source: Don’t Market Your App If You Don’t Know This – Pirate Metrics for Mobile Apps
Basically the summary of Pirate Metrics is that as a business you need to focus on 5 Key Metrics:
- Acquisition – how well do you acquire customers/users
- Activation – how well do you get the new users to start using your product
- Retention – how well do you make the users come back to your product
- Referral – how well do users refer your product to others
- Revenue – how well do you monetize your users
Pirate Metrics for Mobile Apps
For mobile apps, this is what the Pirate metrics look like and:
- Acquisition – how well does your app’s key idea convert potential users, into users who download your app
- Activation + Engagement – how many of the people who have downloaded the app, actually open the app and how long do they use it
- Retention – how long do they actively use your app, after home many days do they stop using your app or delete it
- Referral – how many users recommend the app to others or use in app invite functionality to invite their friends
- Revenue – how well does your app monetize
Android Studio 1.0 | Android Developers Blog
You can find features and requirements of Android Studio on Android Developers site.
With the official release of Android Studio, Eclipse with ADT seems no more supported.
If you have been using Eclipse with ADT, be aware that Android Studio is now the official IDE for Android, so you should migrate to Android Studio in order to continue to receive all the latest IDE updates. For help moving projects, see Migrating to Android Studio.
After installing the new release, you may read Migrating Gradle Projects to version 1.0.0 in particular for the error
method not found: 'runProguard()'
that has to be replaced with
minifyEnabled in your build.gradle files.
source: Smashing Newsletter: Issue #124 (Nov 18th, 2014)
We’ve all heard it before: when it comes to the current state of UX, iOS is often considered to have a much better experience, while Android is more powerful and customizable. But why? Where are the facts? Well, Luis Mena goes ahead and elaborates on The UX of Mobile Settings, and compares the difference in experiences among Apple, Google and Microsoft device settings — probably not something that many of today’s articles are concerned about.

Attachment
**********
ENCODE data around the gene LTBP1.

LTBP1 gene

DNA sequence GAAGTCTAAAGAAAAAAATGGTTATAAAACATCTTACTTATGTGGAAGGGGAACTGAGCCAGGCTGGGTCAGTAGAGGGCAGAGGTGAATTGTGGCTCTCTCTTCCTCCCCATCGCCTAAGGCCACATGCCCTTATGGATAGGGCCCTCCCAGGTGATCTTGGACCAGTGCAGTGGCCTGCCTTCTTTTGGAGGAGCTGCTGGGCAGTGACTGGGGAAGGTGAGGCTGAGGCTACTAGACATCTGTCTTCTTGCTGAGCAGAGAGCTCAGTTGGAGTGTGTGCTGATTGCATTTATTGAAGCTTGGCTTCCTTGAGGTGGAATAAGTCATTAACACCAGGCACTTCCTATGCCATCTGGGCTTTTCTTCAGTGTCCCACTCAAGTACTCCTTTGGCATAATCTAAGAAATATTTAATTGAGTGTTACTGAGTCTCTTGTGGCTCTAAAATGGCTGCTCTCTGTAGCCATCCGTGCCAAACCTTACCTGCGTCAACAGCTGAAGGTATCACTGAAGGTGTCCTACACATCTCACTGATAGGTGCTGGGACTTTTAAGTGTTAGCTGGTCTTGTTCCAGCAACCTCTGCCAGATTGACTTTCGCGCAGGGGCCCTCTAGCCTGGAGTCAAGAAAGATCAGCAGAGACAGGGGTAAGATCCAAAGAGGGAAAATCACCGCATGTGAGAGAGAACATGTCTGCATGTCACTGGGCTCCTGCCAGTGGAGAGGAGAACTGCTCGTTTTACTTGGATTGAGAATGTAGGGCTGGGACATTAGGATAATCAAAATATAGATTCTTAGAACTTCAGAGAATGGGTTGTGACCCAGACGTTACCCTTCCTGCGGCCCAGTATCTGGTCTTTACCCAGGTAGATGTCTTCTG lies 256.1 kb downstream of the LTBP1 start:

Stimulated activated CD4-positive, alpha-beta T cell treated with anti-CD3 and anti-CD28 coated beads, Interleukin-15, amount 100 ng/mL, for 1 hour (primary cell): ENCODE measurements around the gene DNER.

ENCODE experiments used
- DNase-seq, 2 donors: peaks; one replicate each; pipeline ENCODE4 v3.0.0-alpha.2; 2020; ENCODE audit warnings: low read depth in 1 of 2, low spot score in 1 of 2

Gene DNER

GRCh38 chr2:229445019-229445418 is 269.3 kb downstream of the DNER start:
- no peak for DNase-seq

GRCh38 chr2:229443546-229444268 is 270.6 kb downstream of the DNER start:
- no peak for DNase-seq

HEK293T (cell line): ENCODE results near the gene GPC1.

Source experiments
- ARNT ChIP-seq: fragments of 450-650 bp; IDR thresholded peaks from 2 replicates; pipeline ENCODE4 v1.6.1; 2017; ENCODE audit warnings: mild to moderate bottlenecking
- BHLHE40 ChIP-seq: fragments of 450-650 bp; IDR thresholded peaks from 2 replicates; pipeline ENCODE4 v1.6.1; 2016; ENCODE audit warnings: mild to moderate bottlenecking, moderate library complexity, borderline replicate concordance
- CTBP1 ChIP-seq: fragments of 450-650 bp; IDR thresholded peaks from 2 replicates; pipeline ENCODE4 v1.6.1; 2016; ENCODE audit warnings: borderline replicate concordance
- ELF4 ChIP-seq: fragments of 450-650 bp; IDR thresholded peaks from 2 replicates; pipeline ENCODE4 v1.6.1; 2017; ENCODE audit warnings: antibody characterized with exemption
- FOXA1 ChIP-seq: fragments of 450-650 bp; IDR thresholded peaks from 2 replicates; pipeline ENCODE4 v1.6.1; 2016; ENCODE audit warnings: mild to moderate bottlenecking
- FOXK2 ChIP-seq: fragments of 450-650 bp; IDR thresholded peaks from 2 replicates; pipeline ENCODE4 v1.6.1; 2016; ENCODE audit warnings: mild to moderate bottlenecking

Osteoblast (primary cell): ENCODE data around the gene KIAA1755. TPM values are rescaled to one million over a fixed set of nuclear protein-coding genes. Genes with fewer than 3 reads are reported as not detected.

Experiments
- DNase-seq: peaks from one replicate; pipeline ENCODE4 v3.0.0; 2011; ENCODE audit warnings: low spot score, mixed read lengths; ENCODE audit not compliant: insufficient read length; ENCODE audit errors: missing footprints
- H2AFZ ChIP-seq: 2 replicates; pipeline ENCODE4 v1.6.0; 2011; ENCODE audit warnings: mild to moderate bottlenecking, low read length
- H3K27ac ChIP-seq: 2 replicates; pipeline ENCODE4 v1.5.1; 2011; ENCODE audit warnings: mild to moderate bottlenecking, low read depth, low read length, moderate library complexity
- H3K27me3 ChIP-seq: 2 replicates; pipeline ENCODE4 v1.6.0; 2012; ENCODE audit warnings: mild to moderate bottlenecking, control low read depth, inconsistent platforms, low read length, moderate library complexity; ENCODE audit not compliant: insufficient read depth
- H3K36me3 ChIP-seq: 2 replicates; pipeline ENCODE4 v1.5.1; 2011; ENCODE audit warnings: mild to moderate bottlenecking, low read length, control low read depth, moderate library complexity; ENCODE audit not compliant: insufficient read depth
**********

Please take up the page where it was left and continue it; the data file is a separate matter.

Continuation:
The UX of Mobile Settings
Launch of Xamarin Test Cloud
Today (September 24, 2014) we are proud to announce the public launch of Xamarin Test Cloud, with over 1,000 real devices available to help you build better apps, and ensure they work on each one.
The state of mobile testing today is primitive. Last month we ran a survey that found that nearly 80% of mobile developers are relying primarily on manual testing in their attempts to deliver great app experiences. And yet, more than 75% told us that the quality of their mobile apps is either “very important” or “mission critical.”
We created Xamarin Test Cloud to solve this problem. We believe that testing is not something you should do at the end of the development cycle, just before submitting to the app store. Instead, your app should be continuously tested during development in an automated, scalable way. Your developers should be writing user interface tests as they develop the app, and commits shouldn’t be merged until the tests pass.
Once you have an automated test suite, even a simple one, you can easily verify that your app works on the hundreds of device variants in use by your customers, before you ship the app to them.
In this episode of Android Design in Action, +Roman Nurik and +Nick Butcher cover their top 10 navigation anti-patterns and provide tips on avoiding them.